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1. Be a Financial Engineer!

Here we will study mixes of European calls and puts to craft di§erent types of payouts.

Here assume maturity date T, with underlying security price ST at T. The payout for

a European call and put, respectively, at time T with strike price K is, respectively:

c (T; T) = (ST K)

+

p (T; T) = (K ST )

+

DeÖne a digital call or put option to have respective payout as follows:

dC (T; T) = 1 if ST > K, 0 otherwise

dp (T; T) = 1 if ST < K 0 otherwise

A long position in one unit of a derivative with payout DT means the value of the asset

in the portfolio is DT . A short position in one unit means the value is DT .

Combining various amounts of long and short positions in call and put options can yield

a general piecewise linear but overall continuous value V (ST ) at the time of maturity.

Including digital options allows discontinuities. Here we will see several important

combinations.

Use a computer to generate plots by assigning reasonable values to the parameters K,

etc. You just need to produce one example of each. In all cases, horizontal axis is

ST > 0 and the vertical axis is V (ST ).

Note: As you graph these, keep in mind you are looking at the ìpayoutî V (ST ). If

you purchase one of these derivatives at a price say Vt at t, then your net ìproÖtîor

ìloss” at time T would be V (ST ) Vt=Z (t; T) (i.e., subtract o§ the money you would

have had in your pocket if you never purchased the derivative). This would be a more

useful graph, perhaps, e.g., to determine the range of ST for which you end up with a

net positive, but that would require determining the price at t, Vt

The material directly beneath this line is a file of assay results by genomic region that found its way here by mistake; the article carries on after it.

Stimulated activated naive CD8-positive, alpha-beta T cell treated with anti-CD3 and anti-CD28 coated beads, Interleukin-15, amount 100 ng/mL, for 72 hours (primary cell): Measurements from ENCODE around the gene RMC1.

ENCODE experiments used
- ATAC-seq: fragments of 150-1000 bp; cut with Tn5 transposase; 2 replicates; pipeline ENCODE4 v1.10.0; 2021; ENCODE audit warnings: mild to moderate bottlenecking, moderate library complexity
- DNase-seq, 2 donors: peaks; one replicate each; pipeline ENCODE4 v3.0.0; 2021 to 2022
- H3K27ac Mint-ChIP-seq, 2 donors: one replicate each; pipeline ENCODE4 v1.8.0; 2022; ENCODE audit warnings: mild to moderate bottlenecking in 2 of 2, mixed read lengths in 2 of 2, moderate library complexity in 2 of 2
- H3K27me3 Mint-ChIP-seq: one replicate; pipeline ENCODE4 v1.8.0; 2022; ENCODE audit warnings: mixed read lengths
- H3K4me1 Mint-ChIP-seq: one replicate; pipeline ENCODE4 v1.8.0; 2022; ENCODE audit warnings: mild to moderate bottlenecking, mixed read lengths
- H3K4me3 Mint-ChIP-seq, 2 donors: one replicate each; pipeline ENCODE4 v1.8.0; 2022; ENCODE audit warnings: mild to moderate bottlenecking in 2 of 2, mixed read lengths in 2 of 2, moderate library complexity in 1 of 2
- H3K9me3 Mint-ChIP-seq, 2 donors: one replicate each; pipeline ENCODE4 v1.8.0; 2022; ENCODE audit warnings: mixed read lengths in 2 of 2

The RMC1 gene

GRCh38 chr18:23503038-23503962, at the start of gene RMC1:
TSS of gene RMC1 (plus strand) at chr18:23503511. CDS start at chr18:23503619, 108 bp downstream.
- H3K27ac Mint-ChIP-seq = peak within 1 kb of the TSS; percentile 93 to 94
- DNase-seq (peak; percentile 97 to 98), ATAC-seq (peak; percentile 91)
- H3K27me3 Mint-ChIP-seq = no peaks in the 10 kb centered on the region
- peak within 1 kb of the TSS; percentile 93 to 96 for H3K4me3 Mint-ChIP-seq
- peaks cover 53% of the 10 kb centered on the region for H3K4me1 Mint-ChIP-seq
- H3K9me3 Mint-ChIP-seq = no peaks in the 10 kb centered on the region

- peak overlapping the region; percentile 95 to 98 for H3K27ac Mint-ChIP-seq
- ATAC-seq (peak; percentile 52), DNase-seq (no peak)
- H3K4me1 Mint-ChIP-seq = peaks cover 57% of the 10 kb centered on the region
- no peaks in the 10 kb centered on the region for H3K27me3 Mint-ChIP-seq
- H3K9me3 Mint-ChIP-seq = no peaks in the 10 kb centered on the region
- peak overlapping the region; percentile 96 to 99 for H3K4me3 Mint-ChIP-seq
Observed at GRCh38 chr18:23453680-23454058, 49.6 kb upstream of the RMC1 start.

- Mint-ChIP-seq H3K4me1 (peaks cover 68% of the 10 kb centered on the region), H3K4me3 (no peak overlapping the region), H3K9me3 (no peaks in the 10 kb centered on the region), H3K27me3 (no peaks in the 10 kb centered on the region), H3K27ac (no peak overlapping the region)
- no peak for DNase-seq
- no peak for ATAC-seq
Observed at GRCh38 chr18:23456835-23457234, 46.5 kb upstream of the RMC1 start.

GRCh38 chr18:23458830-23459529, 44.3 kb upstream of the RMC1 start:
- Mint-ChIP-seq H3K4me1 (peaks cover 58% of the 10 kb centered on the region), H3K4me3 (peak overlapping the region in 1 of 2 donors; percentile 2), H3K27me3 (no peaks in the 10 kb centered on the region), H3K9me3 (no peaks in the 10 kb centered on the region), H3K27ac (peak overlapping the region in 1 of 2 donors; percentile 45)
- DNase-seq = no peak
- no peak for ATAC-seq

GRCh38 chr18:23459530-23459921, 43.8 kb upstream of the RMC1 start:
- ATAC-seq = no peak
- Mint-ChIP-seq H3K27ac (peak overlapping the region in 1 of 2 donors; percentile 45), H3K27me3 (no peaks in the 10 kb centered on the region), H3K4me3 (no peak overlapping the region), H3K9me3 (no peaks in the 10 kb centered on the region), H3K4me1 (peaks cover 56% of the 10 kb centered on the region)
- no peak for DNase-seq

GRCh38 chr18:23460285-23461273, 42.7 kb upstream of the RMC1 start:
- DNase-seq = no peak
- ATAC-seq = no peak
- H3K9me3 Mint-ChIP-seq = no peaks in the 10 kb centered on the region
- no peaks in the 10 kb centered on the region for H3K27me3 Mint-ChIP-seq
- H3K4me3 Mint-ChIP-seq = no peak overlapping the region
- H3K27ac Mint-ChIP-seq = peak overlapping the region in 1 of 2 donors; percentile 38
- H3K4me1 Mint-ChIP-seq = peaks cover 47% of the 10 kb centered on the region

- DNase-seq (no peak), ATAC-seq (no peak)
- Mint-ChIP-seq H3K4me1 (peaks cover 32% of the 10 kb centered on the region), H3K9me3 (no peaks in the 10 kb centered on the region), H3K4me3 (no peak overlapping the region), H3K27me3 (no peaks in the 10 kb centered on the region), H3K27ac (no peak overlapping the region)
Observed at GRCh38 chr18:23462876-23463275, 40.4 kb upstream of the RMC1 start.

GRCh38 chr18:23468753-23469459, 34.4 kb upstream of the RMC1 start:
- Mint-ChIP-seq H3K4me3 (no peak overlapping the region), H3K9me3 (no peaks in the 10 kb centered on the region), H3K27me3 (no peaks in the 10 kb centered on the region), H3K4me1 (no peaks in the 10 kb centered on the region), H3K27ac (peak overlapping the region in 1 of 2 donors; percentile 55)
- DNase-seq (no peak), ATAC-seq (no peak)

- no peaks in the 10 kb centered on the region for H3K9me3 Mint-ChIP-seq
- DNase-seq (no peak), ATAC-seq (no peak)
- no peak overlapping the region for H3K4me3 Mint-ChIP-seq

, which we are not

dealing with here. One thing to look for in any of these instruments: is the potential

loss unbounded? In other words, is min V (ST ) Önite?

Also, in what follows below, except for one case Iím not asking you to derive an analytic

formula for V (ST ). If you write core code to compute the payout for the call, put,

digital call, digital put, then just write code to combine these as suggested to obtain

the graphs. Your code should be general purpose, e.g., with parameters such as K

adjustable. When you generate graphs, plug in reasonable values, e.g., K = 1 or

whatever. Scale your horizontal and vertical axes accordingly.

(a) Graph V (ST ) for each of the following: long call, long put, short call, short put

(b) A straddle is a combination of one unit of a call and one unit of a put for the

same security at the same strike price K. Verify V (ST ) = jST Kj, and graph

this for one choice of K.

(c) A call-put spread is to long a call at K1 and short a call at K2 with K1 < K2.

Graph V (ST ) for one choice of the pair K1; K2.

(d) A butteráy is a combination of the following. Let K1 < K2, and 0 < < 1. Let

K = K1 + (1 ) K2. Then:

long calls at strike price K1

long (1 ) calls at strike price K2.

short 1 call at strike price K

.

Fix one choice for K1 < K2. Graph a butteráy V (ST ) for each of the following

cases: = 1=3; 1=2, 2=3.

(e) Call ladder: with K1 < K2 < K3, long one K1 call, short one K2 call, short one

K3 call.

(f) A digital call spread: with K1 < K2, a long a digital call with strike K1 and short

a digital call with strike K2.

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